Royce White's D-League Refusal Leaves Fans with More Questions Than Answers

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Royce White's D-League Refusal Leaves Fans with More Questions Than Answers
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The Houston Rockets have made the decision to send Royce White down to the D-League, but White still feels that the Rockets have mishandled his mental health, refusing to go on the grounds of his doctors' orders.

After picking White 16th overall in the 2012 NBA Draft, there have been nothing but questions and very few answers.

White's main problem is that the Rockets have failed to collaborate with doctors, outright defying their orders, according to his statement released to NBA.com.

The Rockets have told me in recent conversations that it is their right to decline even their own doctors' recommendations. The concept of not listening to medical consultants in medical situations is alarming. It is also alarming that a player is susceptible to fines for simply adhering to the recommendation of doctors.

If what White says is correct, then it seems that there's an obvious breach in trust by the Rockets' front office, and he has every right to refuse to play for a team that is outright ignoring medical professionals.

The only problem is that White's statement on the issue is the only thing we have to go on.

Obviously, this has been a frustrating situation for everybody involved. The Rockets used a high draft pick to get White's unique talents in Houston. White himself has had to deal with balancing what's best for him with what's best for his image. The fans are left with nothing but questions on a subject with difficult-to-answer questions.

When a guy breaks his leg, there's a very straightforward process for returning to action, and everybody involved knows what's going to go down.

A doctor will evaluate the severity of the break, give an order of how long it's going to take to heal and re-evaluate it once that period of time is up.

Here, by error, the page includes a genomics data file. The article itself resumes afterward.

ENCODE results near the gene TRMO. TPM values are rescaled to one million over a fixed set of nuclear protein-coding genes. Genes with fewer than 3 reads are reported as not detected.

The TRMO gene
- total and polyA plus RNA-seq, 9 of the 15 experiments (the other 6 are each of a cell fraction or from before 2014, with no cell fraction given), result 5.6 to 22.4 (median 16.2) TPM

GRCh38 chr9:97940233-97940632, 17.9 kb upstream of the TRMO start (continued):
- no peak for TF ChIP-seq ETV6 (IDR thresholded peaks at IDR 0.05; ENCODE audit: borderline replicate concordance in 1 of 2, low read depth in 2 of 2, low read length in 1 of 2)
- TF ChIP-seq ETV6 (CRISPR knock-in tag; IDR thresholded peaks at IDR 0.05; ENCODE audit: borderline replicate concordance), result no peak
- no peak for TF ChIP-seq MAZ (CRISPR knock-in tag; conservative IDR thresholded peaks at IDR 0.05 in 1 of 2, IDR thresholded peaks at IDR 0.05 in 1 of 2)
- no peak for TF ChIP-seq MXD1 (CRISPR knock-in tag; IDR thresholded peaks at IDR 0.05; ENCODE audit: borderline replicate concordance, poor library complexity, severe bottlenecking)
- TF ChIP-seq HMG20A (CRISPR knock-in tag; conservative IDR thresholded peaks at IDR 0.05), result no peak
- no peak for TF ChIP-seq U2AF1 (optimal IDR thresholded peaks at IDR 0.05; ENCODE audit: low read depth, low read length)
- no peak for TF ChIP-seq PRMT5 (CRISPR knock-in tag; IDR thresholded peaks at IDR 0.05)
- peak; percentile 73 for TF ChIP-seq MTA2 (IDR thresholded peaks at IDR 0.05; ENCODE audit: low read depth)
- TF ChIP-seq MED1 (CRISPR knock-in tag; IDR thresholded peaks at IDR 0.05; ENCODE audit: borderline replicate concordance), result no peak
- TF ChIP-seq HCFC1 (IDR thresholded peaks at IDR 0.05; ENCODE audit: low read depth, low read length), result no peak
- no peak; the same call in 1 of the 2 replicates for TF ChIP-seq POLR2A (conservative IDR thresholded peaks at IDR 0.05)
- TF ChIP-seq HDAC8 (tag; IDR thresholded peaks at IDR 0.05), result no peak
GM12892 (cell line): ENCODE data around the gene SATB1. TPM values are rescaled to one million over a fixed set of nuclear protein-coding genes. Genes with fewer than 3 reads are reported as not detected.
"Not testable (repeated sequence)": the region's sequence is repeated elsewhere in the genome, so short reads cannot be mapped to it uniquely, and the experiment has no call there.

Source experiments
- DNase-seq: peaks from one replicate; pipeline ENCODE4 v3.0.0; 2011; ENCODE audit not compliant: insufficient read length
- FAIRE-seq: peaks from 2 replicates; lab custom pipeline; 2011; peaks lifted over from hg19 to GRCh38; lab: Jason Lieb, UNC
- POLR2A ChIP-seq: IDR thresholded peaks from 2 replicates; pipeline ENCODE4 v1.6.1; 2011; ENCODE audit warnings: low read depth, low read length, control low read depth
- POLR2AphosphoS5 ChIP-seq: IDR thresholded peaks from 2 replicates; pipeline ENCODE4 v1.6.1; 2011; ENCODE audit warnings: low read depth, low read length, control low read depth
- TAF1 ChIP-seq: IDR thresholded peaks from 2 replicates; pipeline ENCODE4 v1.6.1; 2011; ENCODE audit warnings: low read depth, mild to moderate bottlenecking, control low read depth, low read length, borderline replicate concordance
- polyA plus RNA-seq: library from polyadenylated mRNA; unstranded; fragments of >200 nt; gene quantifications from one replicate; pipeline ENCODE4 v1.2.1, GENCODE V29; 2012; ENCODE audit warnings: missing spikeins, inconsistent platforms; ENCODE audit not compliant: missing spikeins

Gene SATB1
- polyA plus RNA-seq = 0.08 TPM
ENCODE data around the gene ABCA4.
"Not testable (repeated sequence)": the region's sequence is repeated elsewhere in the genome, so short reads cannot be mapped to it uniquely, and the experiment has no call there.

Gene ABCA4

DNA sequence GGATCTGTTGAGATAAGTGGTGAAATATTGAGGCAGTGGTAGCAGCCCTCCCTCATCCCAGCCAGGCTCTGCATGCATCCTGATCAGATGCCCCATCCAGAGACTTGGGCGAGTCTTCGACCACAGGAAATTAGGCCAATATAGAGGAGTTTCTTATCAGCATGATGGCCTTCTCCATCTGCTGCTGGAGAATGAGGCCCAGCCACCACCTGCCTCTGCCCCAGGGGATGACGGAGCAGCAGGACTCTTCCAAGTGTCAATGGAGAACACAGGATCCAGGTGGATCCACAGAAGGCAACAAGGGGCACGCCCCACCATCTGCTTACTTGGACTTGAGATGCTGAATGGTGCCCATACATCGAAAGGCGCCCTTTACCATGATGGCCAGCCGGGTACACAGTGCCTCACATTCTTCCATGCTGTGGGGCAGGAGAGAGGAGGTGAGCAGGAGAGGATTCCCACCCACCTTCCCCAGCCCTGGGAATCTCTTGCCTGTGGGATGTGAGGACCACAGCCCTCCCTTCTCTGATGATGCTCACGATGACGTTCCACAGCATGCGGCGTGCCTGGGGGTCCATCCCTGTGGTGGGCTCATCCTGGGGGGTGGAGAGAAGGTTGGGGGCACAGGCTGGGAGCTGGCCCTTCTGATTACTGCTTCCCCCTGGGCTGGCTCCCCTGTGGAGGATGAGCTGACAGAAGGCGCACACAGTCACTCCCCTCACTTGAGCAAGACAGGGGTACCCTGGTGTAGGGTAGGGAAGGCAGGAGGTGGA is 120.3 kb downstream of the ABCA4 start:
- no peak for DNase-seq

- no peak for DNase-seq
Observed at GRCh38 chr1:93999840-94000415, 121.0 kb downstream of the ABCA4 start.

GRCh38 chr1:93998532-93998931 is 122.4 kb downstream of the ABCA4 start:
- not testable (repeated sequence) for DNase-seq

Scott Halleran/Getty Images

After that, the player will undergo rehab alongside team doctors, and a constant flow of information will go between the player, team and the fans.

Everybody knows what's going on at every juncture, and you can physically see improvement as the days and weeks go by. The only thing that's going to keep a guy from playing is whether or not it still hurts.

White's situation isn't a visible debilitation, which has made it hard for everybody involved to really get a handle on what's going on.

Is he ever going to end up getting along with the Rockets and their front office? Will he end up playing for the Rockets? Should they just cut their losses and make a trade—probably best for both parties? Is White ever going to play in the NBA?

To each of those questions, we really have no answer, and nothing to base a guess on.

Most of us want to see White play. He's got such a unique set of skills that it seems like he would be able to help quite a few teams, if only he could get the help enough to make him feel comfortable.

Until then, it seems most pertinent to let this situation unfold before us before we jump to any kind of conclusions about either White or the Rockets.

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